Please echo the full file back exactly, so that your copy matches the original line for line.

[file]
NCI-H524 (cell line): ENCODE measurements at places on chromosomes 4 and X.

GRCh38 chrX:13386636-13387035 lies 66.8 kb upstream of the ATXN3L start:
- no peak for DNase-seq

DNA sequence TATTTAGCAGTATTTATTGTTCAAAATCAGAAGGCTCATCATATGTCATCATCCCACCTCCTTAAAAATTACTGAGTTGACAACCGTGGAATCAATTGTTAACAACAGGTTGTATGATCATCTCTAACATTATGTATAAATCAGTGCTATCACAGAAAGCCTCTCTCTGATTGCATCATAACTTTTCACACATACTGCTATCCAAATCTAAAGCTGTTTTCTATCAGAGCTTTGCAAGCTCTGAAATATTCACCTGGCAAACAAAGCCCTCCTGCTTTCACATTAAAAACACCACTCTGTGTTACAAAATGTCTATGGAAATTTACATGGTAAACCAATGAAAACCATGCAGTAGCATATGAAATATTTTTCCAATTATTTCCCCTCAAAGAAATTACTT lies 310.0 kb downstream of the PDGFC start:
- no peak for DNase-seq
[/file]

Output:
NCI-H524 (cell line): ENCODE measurements at places on chromosomes 4 and X.

GRCh38 chrX:13386636-13387035 lies 66.8 kb upstream of the ATXN3L start:
- no peak for DNase-seq

DNA sequence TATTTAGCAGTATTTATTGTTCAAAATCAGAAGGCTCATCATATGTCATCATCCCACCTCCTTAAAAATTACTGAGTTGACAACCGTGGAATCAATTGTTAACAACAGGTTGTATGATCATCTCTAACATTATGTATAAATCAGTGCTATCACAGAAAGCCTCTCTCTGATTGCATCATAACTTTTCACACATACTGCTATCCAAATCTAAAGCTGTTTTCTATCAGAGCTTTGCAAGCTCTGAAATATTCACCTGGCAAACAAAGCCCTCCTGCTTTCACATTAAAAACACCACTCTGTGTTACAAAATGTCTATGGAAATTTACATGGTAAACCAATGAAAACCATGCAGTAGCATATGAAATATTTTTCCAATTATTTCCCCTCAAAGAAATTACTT lies 310.0 kb downstream of the PDGFC start:
- no peak for DNase-seq